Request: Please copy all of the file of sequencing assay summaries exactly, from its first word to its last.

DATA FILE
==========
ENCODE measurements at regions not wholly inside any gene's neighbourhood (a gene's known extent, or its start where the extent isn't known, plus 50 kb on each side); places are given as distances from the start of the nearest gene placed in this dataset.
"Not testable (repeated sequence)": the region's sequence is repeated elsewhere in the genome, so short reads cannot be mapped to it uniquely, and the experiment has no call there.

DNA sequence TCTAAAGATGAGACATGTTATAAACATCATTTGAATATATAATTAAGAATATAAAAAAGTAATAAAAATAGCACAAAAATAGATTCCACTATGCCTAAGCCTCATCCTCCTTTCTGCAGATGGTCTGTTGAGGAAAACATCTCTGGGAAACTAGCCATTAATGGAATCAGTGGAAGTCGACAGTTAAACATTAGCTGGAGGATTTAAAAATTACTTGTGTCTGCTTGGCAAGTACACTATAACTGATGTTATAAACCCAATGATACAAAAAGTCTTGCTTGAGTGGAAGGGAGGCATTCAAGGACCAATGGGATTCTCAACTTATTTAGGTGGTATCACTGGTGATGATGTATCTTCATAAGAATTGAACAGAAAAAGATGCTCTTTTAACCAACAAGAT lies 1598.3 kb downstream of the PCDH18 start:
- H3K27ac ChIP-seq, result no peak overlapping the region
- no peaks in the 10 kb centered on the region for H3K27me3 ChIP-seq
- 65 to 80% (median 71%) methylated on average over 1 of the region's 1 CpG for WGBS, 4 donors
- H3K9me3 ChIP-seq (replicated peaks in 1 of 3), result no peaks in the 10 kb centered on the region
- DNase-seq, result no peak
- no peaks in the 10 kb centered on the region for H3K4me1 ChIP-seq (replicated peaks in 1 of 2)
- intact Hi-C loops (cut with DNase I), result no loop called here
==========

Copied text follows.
ENCODE measurements at regions not wholly inside any gene's neighbourhood (a gene's known extent, or its start where the extent isn't known, plus 50 kb on each side); places are given as distances from the start of the nearest gene placed in this dataset.
"Not testable (repeated sequence)": the region's sequence is repeated elsewhere in the genome, so short reads cannot be mapped to it uniquely, and the experiment has no call there.

DNA sequence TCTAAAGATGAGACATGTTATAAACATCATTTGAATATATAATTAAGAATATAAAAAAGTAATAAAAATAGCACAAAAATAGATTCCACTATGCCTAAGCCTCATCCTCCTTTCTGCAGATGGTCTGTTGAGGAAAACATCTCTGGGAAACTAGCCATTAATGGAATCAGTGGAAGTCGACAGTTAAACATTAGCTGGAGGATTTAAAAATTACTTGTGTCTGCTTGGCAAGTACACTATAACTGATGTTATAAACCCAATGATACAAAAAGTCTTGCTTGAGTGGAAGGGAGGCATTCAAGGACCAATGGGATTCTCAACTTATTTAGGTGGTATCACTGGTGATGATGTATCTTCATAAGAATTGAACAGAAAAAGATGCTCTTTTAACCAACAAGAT lies 1598.3 kb downstream of the PCDH18 start:
- H3K27ac ChIP-seq, result no peak overlapping the region
- no peaks in the 10 kb centered on the region for H3K27me3 ChIP-seq
- 65 to 80% (median 71%) methylated on average over 1 of the region's 1 CpG for WGBS, 4 donors
- H3K9me3 ChIP-seq (replicated peaks in 1 of 3), result no peaks in the 10 kb centered on the region
- DNase-seq, result no peak
- no peaks in the 10 kb centered on the region for H3K4me1 ChIP-seq (replicated peaks in 1 of 2)
- intact Hi-C loops (cut with DNase I), result no loop called here